ICC Cricket World Cup 2011 / Features

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India's hat-trick hero

Chetan Sharma was known for producing the odd peach. Here he trotted out three in a row

S Rajesh

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Chetan Sharma
The first hat-trick by an Indian, and the first in a World Cup © Getty Images
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Chetan Sharma
3 for 51 v New Zealand, 24th game, 1987

Going into their last round-robin game of the 1987 World Cup against New Zealand, India had already assured themselves of a place in the semi-finals, courtesy four wins in their first five matches. Lurking in the other half, though, was an extremely strong Pakistan outfit, and the only way India could avoid meeting them in the semi-final in Lahore was by topping their own group, for which they not only needed to beat New Zealand but also win by a convincing margin to push their run-rate beyond Australia's.

After winning the toss, New Zealand chipped their way towards a substantial score, reaching 182 for 5 after 41 overs. With Ken Rutherford having entrenched himself at the crease, and Ian Smith and Martin Snedden to follow, New Zealand had a fair chance of posting 240-plus.

Enter Chetan Sharma for his sixth over. His first five had been fairly lacklustre, but Sharma was known for his knack of suddenly coming up with an unplayable delivery in between some pretty ordinary stuff. No one, though, had reckoned that he would conjure up three.

Sharma's most lethal weapon had always been his sharp in-dipper - delivered with a whiplash action at a pace that belied his wiry frame and his languid run-up to the crease. After bowling three dot balls, he let rip one such special. Rutherford had already negotiated 53 deliveries, but there was little he could do against the incutter that shredded his defence and crashed into the stumps.

The dangerous Ian Smith walked in, and was immediately greeted by a similar delivery, which nipped back and kept a touch low. It would have tested greater batsmen; for first-baller Smith, it was far too much to handle. A frenzied Nagpur crowd cheered the double-strike, and as Ewen Chatfield prepared to take strike to the last ball of the over, the magnitude of the occasion slowly dawned - no bowler had ever taken a hat-trick in World Cups, and no Indian had managed the feat in any ODI.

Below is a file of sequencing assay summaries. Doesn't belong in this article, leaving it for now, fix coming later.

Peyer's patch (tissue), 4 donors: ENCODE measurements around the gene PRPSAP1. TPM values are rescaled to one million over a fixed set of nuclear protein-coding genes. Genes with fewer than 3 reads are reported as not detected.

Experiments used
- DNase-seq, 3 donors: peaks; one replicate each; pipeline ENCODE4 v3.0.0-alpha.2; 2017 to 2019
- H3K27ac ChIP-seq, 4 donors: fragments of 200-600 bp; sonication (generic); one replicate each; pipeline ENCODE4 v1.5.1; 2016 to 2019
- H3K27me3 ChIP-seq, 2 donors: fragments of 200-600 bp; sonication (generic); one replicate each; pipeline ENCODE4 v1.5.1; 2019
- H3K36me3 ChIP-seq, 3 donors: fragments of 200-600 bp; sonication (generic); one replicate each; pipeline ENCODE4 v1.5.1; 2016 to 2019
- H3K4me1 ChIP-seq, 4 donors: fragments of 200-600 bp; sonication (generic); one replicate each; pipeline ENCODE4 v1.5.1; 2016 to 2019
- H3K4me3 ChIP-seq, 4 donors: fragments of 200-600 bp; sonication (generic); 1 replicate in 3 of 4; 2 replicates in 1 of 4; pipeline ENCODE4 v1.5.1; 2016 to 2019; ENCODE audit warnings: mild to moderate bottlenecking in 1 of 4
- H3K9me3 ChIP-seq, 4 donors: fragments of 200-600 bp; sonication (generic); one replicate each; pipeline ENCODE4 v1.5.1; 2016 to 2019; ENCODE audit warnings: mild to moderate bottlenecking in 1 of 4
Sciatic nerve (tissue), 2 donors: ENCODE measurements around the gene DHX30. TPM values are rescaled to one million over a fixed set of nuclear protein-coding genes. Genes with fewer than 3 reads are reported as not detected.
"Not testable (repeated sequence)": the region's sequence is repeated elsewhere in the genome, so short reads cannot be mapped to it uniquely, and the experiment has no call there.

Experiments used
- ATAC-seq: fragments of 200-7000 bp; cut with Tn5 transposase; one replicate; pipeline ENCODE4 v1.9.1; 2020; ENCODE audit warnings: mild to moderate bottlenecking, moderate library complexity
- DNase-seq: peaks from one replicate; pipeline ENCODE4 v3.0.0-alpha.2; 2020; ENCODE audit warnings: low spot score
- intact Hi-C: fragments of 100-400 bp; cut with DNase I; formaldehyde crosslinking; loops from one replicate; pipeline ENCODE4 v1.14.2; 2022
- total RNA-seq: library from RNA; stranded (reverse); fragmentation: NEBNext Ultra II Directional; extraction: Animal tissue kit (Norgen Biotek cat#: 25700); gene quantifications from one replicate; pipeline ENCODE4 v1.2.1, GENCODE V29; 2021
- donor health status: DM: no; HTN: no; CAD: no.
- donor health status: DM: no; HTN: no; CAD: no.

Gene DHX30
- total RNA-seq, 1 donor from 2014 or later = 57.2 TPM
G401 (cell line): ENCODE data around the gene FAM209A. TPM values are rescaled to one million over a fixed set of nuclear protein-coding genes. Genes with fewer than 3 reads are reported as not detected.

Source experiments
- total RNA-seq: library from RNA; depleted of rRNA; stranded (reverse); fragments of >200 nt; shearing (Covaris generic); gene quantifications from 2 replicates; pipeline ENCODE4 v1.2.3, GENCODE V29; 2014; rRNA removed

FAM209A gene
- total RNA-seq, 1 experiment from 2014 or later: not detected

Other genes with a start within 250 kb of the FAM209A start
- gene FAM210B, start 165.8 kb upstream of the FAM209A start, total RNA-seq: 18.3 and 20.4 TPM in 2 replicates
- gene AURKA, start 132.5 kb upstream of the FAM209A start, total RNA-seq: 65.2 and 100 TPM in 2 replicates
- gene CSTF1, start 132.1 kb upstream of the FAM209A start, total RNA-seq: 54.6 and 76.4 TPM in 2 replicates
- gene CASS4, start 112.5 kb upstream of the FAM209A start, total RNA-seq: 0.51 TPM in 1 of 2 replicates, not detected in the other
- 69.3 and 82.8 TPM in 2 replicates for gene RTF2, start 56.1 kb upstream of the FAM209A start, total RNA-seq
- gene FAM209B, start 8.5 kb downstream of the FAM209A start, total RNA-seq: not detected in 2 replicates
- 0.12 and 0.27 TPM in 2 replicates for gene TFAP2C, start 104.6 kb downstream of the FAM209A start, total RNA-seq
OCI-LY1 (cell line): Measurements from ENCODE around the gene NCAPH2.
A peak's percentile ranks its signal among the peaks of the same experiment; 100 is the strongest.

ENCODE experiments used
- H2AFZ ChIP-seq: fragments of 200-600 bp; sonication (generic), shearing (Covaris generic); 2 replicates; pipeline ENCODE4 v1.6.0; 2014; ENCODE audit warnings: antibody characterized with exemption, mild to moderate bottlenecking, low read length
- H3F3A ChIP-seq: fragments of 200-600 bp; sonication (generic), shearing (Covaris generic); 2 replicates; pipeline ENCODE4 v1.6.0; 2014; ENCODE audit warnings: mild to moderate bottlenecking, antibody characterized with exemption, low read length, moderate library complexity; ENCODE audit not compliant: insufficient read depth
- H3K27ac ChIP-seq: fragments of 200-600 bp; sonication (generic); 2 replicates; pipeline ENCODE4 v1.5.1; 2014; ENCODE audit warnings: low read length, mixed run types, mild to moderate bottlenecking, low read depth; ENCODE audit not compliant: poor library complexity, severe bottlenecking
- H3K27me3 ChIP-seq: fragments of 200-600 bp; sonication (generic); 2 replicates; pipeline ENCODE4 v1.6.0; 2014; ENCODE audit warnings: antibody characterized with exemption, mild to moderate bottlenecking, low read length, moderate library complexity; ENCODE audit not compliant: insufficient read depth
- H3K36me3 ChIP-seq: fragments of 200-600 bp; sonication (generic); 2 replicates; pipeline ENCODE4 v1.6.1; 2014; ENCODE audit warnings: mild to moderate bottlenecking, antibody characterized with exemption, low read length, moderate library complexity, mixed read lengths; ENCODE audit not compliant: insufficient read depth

After a long consultation with Kapil Dev, his mentor and captain, Sharma raced in, and fired another one on the stumps, this time a bit fuller than the previous two. Chatfield didn't have too many pretensions as a batsman, and it showed: he shuffled so far across with his left leg that the ball sneaked in between his legs and unerringly found the stumps.

New Zealand were restricted to 221, and India, needing to get to the target within 42.2 overs to pip Australia, blasted their way to victory in 32.1 overs, with Sunil Gavaskar's fantastic 85-ball maiden ODI hundred capping a day of many memorable firsts.

S Rajesh is stats editor of ESPNcricinfo

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S Rajesh Stats editor Every week the Numbers Game takes a look at the story behind the stats, with an original slant on facts and figures. The column is edited by S Rajesh, ESPNcricinfo's stats editor in Bangalore. He did an MBA in marketing, and then worked for a year in advertising, before deciding to chuck it in favour of a job which would combine the pleasures of watching cricket and writing about it. The intense office cricket matches were an added bonus.

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